Engineering Technology

Develop a broad knowledge base that is applicable to many industrial disciplines in our Engineering Technology program. While earning an Associate in Applied Science degree, you’ll become equipped with the core and specialized skills needed to pursue entry-level positions in the advanced manufacturing sector.

Whether you choose to pursue a career in industrial automation, process control or robotics, you’ll establish a strong foundation of skills and understanding of lean manufacturing principles right here at Iowa Lakes. Develop competence in electronics, programmable logic control, design, programming and advanced automated technology. You’ll also gain experience with renewable energy and power distribution.

When entering the workforce, you’ll be ready to design, program and install many different automation platforms. You’ll be familiar with the processes and equipment associated with production including mechanical, pneumatic, electrical, electronic and computers. Prepare to thrive as an application technician with plenty of hands-on experience to back you up.

Faculty Contact

Chad Tischer
Engineering Technology Instructor/Program Coordinator
712-362-8366 Ext: 8366 | ctischer@iowalakes.educreate new email

Program Details

PROGRAM LENGTH: 5 terms

DEGREE: Associate in Applied Science (75 credits)

CAMPUS: Estherville

Internship/Practicum

Did You Know?

Starting Salary: $46,992

Average Salary: $63,997

Accreditation with the Higher Learning Commission

Special Certifications Available

Curriculum

Term 1

Credits: 3

Introduction to the concepts of computer programming and Graphical User Interfaces.  Includes structured design techniques for modern problem solving.


Credits: 3

This course is designed to prepare students for the oral and writ­ten communication situations in the working world. The major ar­eas of study include technical communication principles, oral com­munications, composing technical documents, and using Standard English. Writing projects require the use of a word processing program; therefore, computer experience is recommended.


Credits: 3

This course helps students explore the different areas of engi­neering and engineering technology. This course gives students a basic understanding of how to create and read engineering drawings. This course will also prepare students, using sketching, to extend perceptual and visualization skills which in turn will later serve the student in producing CAD drawings and in the design process.


Credits: 4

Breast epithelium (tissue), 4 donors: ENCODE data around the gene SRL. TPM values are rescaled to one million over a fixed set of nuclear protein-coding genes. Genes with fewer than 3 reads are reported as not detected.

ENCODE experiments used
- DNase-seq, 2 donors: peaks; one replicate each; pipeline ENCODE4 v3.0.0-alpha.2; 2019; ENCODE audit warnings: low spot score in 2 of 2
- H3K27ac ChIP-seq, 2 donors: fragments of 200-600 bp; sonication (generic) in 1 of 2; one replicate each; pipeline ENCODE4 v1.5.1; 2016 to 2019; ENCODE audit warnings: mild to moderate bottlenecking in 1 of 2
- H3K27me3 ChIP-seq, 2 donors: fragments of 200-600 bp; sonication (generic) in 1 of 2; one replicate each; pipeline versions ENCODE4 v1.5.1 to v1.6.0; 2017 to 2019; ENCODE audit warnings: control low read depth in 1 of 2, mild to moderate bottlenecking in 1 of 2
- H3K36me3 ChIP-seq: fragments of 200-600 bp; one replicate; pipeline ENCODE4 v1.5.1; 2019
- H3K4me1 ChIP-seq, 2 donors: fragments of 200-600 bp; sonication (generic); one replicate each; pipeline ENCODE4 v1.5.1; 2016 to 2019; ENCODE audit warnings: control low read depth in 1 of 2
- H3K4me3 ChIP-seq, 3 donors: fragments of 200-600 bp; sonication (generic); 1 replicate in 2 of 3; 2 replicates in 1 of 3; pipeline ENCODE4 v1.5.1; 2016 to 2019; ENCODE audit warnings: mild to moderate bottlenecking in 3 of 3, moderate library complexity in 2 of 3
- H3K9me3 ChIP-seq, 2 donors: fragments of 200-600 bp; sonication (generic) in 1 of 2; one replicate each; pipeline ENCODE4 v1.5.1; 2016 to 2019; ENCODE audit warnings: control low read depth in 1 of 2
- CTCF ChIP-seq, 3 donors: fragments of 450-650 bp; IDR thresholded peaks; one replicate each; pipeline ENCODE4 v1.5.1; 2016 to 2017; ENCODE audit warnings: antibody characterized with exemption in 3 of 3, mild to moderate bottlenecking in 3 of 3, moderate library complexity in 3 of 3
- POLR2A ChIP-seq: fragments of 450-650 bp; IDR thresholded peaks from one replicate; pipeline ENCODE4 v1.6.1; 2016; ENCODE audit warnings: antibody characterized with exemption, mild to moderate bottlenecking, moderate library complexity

Electrical Theory I is an introduction to basic electrical theory and components that make up electrical circuits. Direct Current and Alternating Current will be introduced and basic laws for voltage, current and power relationships will be presented in lecture and laboratory format. Course content will include, but not be limited to basic circuits, electrical components and their applications. Hands-on reinforcement of theory covered during lecture is prac­ticed in lab.


Credits: 3

Technical Math includes operations with real numbers, use of fractions, ratios, measurement conversion, algebraic equations, functions, geometry, and right angle trigonometry. Applications are designed around situations students may encounter in industrial settings


Credits: 1

Fundamentals, principles, and practices involved in producing and reading blueprints utilized in the different sectors of the renewable energy industry with a focus on basic blueprint reading.


Credits: 1

A study of the careers available within the renewable energy sec­tor, with an emphasis on analyzing renewable energy industries as related components of a dynamic system. Students will also learn about drafting cover letters, creating resumes, interviewing, and networking.


Credits: 1

A study of principles and practices used to establish a safe and ef­ficient environment for personnel in the renewable energy industry and various sectors thereof. The course focuses on general indus­trial safety, safety and health regulatory agencies and organiza­tions, hazard recognition and correction, and first aid.


Term 2

Credits: 4

Electric Theory II consists of instruction that will build upon experi­ence gained in Electric Theory I. Students will be introduced to advanced concepts of electrical theory.


Credits: 3

This course discusses motor controls, components, operation, and service. Students will learn electric relay control of AC and DC motors along with troubleshooting motors in an industrial application.


Credits: 4